I like to take long walks with my dogs and try to let my mind wander. Usually, I'll end up thinking about work or a personal issue that requires a solution to be addressed.


+1 to white-boards


I've found that my screen is just too darned distracting. ;) For me, pen and paper at a coffee shop is perfect.


I knew before I clicked that there was going to be something about a standing desk. I feel a subtle smugness coming from the standing desk crew that irks me a little.

But, as far as procrastinating I have definitely been slipping lately and need to lay off facebook, reddit, and (gulp) HN as well. Wait... what am I still doing here..!


Ha ha. I only mention it because it's really worked for me. There are other strategies that could work well: one is to sit for only 30 minutes at a time, and then get up and go for a quick walk. The challenge for developers is that they often need 2 hours of uninterrupted time to focus.


I tried a standing desk, and got horrible blood flow pains on my arms when typing.


I quit working at my desk.

It's uncomfortable (despite considerable investment), takes a lot of space, has terrible lighting, is too hot or too cold and is eerily quiet. It's quite depressing really.

I tend to sit in the garden when it's not raining - good lighting, relaxing ambient noise and great air (which is really important). Plus you can get up and walk around regularly and focus on stuff that isn't right in front of you.

The only downside is bird crap and my neighbours think I'm insane.


This is great! I think we need to keep exploring new models for how people get their best work done. This guy built a desk in a tree: http://variationsonnormal.com/2011/09/15/tree-branch-work-de...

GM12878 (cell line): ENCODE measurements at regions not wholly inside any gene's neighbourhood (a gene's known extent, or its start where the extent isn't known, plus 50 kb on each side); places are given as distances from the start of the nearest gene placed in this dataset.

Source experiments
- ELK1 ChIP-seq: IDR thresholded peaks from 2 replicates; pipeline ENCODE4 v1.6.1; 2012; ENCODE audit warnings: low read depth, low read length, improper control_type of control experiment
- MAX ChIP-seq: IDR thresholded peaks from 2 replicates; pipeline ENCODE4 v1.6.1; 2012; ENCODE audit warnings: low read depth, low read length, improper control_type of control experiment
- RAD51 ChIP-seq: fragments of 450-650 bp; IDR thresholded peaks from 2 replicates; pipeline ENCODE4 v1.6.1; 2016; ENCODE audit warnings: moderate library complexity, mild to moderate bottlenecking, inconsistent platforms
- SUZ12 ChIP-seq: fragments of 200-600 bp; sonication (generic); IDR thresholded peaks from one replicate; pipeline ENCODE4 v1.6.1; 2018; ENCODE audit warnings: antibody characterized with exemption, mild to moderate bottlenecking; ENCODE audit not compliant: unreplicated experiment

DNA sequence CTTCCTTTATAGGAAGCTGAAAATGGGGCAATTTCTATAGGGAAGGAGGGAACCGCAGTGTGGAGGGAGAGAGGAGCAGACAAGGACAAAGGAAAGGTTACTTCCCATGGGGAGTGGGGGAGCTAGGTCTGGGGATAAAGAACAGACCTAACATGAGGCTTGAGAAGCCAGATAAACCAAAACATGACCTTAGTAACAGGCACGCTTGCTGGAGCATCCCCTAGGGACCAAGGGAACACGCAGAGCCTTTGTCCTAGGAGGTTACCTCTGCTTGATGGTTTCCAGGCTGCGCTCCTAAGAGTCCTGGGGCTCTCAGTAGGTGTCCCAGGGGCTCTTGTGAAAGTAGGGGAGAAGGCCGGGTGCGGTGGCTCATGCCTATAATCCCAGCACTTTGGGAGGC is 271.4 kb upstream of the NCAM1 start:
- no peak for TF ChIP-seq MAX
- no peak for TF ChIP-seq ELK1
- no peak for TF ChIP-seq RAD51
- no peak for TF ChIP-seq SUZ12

That's fantastic - thanks for posting this.

I used to camp in my local woodland as teenager, sometimes 80+ days a year. Perhaps I should go and work there as well (seeing as there's a massive great big 3G mast in the middle of my local woods now).


#1 (thinking elsewhere, especially while taking a walk) is definitely true for me, but it does require being in a setting where you're allowed to leave the office for a few hours in the middle of the day to go for a walk in a nearby park. In academia or at your own startup, probably not a problem, but many companies aren't very accommodating of people leaving the office for hours at a time.


I find that too - much of my best thinking in the past has come to me during the walk to the office or back home again. I once took to carrying a dictation machine so I could capture these thoughts because I used to find that the process of arriving at the office, making a coffee, booting up and logging on used to distract me and I'd forget what I'd thought of while walking.

My theory about thinking and walking is that it gets the blood flowing round the brain more than just sitting at a desk does. I think that was the thinking behind having table tennis tables in offices as well, to get the blood moving around. There's also something about the action of walking that seems to let the mind wander off as well though...


I suspect it's a mental context switch more than anything physiological.